Wednesday, January 21, 2009

SEEING: Find Your Blind Spot

In drawing, everybody seems to have a quirky blind spot. Do you know what yours is? Mine is noses - I always elongate them on the first try. Knowing what my blind spot is has helped me make better drawings because I'm more careful about nose placement, and now I place it after the thing I know I generally do correctly - the ear. So now I measure for the ear first, then measure the nose against the ear and other markers.

Here's a way to chek your drawing's accuracy using Photoshop or PaintShopPro and layers. I hope Cindy will translate into Photoshop for me.

Take a pic of your painting in progress. Make sure you're square to the painting.


Crop a chunk to match your reference, then scale until they're the same size. This may be tricky, depending on what's already wrong. Use 2 parts that seem correct, and then just run with that. In this case, I scaled so that the top of the head and chin were at the same place, but in the past I've had to use an ear plus the chin, only to discover the whole top of the head was out of whack. Tinker with it. It'll come.

Next, let's make the photo reference a little less detailed. I used Effects> Edge Effects>Find Edges. It's just a machine - it's going to do something stupid like lose the line of the forehead where it curves back into the hair, but that is OK. That's why we're professionals.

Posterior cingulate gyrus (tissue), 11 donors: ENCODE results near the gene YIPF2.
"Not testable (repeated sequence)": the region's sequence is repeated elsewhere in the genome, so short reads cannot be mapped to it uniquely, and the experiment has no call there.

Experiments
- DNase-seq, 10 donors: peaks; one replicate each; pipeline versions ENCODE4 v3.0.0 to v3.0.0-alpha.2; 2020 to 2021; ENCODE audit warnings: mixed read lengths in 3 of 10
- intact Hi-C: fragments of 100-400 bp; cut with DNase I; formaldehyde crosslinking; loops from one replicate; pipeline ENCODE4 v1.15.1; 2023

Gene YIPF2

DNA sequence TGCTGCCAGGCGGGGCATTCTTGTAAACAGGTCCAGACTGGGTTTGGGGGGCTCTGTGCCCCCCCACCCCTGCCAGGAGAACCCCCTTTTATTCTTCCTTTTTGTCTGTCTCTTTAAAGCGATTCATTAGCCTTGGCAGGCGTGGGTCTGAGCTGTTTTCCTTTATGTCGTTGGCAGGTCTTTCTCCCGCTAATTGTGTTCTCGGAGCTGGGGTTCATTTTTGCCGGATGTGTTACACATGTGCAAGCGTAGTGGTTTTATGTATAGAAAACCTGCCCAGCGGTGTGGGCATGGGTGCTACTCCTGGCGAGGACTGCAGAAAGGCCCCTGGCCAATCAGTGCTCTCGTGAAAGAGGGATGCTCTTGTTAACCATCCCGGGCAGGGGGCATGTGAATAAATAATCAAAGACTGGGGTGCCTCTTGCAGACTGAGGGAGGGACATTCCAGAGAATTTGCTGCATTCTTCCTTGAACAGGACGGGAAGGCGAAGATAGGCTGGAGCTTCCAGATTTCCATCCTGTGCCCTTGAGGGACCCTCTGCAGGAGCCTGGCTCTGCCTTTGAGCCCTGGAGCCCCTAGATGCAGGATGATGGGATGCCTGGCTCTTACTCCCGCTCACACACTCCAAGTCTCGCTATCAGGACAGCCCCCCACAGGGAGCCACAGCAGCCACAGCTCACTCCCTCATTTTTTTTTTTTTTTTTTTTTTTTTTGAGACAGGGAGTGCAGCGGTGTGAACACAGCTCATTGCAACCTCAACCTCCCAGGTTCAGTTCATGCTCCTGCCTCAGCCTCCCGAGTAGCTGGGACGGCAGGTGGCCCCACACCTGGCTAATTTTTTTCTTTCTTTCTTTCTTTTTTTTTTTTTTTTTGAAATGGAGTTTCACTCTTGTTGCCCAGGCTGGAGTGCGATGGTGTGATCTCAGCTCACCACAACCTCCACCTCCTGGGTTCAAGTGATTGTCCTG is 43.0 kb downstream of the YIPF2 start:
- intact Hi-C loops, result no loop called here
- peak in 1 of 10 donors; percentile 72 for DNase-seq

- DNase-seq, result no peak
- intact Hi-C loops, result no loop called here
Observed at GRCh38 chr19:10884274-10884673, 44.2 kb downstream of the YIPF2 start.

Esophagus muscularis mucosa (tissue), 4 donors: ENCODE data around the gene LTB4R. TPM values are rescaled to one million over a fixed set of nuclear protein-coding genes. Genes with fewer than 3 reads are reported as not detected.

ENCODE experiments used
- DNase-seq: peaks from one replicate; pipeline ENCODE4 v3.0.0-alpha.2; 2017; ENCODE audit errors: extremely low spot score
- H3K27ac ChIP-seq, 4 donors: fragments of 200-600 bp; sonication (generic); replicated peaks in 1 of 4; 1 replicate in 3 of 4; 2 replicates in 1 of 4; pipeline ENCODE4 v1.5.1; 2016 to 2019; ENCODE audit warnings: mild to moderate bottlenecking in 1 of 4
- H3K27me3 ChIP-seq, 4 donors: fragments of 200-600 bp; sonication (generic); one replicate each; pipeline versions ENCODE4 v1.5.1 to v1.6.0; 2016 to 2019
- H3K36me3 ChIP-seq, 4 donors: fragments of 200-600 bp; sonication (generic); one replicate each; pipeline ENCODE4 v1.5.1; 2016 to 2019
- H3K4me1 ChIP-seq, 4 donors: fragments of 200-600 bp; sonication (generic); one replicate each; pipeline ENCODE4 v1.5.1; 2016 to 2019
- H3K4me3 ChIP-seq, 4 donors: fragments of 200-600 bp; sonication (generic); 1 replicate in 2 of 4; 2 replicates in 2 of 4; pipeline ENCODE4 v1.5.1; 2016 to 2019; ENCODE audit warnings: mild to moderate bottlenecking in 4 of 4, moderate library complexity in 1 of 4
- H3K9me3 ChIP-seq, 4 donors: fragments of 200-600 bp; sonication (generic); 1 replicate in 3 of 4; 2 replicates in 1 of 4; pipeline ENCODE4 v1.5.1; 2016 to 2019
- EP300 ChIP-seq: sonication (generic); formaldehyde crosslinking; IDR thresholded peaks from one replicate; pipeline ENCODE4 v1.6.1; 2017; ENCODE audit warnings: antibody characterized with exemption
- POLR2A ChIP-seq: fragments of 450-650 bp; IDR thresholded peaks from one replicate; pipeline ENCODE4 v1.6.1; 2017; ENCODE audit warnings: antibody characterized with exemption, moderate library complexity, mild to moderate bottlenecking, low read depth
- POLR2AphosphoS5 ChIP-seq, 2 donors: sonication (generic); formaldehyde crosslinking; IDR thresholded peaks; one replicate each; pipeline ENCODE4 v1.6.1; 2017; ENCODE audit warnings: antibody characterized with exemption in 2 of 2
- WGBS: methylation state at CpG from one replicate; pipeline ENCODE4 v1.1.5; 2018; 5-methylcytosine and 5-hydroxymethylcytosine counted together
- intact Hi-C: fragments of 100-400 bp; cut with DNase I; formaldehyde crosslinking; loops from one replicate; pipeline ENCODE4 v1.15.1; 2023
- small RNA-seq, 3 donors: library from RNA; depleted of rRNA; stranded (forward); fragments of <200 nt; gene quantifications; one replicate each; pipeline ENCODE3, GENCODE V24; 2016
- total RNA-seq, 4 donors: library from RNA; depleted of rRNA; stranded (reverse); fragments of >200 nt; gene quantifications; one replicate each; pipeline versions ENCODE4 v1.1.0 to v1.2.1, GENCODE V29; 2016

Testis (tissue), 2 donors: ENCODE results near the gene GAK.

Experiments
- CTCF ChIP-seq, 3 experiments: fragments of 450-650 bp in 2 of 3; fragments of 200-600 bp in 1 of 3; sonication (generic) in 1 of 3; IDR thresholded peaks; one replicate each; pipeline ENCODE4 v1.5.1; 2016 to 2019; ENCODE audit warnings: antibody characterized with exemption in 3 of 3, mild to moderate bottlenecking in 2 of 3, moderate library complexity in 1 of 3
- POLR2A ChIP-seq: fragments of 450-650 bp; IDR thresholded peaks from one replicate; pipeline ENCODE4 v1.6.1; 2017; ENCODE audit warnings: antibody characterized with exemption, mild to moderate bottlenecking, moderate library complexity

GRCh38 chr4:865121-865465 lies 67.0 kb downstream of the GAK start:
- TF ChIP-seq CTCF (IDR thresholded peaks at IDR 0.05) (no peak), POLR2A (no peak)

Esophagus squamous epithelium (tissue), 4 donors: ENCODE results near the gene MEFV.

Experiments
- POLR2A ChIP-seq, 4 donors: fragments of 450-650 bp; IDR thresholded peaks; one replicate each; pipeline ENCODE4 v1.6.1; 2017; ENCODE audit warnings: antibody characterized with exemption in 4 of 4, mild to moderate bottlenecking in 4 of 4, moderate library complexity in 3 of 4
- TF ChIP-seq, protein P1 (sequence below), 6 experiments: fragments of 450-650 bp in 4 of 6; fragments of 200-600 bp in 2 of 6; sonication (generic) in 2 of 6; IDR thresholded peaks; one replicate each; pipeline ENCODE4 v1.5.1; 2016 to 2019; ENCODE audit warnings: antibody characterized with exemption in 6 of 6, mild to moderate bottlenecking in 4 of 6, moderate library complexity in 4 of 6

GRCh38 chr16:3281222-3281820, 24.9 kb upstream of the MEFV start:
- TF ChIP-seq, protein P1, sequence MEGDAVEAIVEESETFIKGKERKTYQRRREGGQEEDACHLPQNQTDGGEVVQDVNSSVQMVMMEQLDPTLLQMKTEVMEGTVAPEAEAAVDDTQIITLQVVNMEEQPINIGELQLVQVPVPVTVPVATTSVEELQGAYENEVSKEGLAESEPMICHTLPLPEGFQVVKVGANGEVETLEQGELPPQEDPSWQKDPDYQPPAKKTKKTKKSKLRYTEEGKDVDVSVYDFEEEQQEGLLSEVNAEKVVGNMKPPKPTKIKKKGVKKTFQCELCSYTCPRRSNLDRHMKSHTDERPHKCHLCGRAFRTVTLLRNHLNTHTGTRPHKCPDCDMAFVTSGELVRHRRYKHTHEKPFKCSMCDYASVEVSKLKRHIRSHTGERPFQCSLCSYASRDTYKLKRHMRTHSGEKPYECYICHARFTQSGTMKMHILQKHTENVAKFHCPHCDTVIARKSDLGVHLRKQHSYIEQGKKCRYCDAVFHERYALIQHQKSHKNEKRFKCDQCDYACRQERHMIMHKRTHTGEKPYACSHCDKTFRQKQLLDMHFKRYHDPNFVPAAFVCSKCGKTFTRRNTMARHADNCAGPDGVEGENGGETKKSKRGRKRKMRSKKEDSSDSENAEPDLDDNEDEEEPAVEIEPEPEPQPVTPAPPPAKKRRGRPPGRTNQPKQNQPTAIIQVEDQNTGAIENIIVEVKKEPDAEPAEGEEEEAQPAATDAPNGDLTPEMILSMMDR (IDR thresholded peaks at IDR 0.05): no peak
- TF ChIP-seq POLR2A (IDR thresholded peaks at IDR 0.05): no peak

Now I take the reference and slide it over the painting, and adjust the transparency to about 30% so that I can see the black and white ghosty, edgy photo reference superimposed over the underpainting. By turning the layer off and on repeatedly, I can go over each critical area to determine what, if anything, is wrong. Turning the layer off and on is like using tracing paper and peeking underneath repeatedly, to check if you're really seeing what you thought you were seeing.

In this case, the bottom lip and chin are in the wrong place. (I'm so glad I never finished this painting.)

Do this a couple dozen times for your drawings from photographs in early stages, and you'll find your blind spot.
Hey, is this cheating? Of course. But if I'm painting from a photo reference, the least I can do is start from an accurate drawing of the reference, and modify it from there. Luckily, the art police are just a myth used to frighten young art students.

2 comments:

  1. Good post. I recently did a WIP self-portrait and used Photoshop to help with measurements after my initial drawing looked off. I really don't think it's cheating, unless you do it, print it, overlay it, and paint on it. You're still judging by eye and painting.

    By the way, really like this blog. Lot's of good info.

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  2. Is this cheating? Heck no, it's not cheating. Cheating is acting dishonesty, practicing fraud, or deliberately violating rules.

    ART RULES were made way before technology. If those rules were created today, I'm positive they would include sections for the "effective and proper use of technology".

    If anyone thinks that ye olde masters would not have used photoshop had it been available to them, they are seriously deluding themselves.

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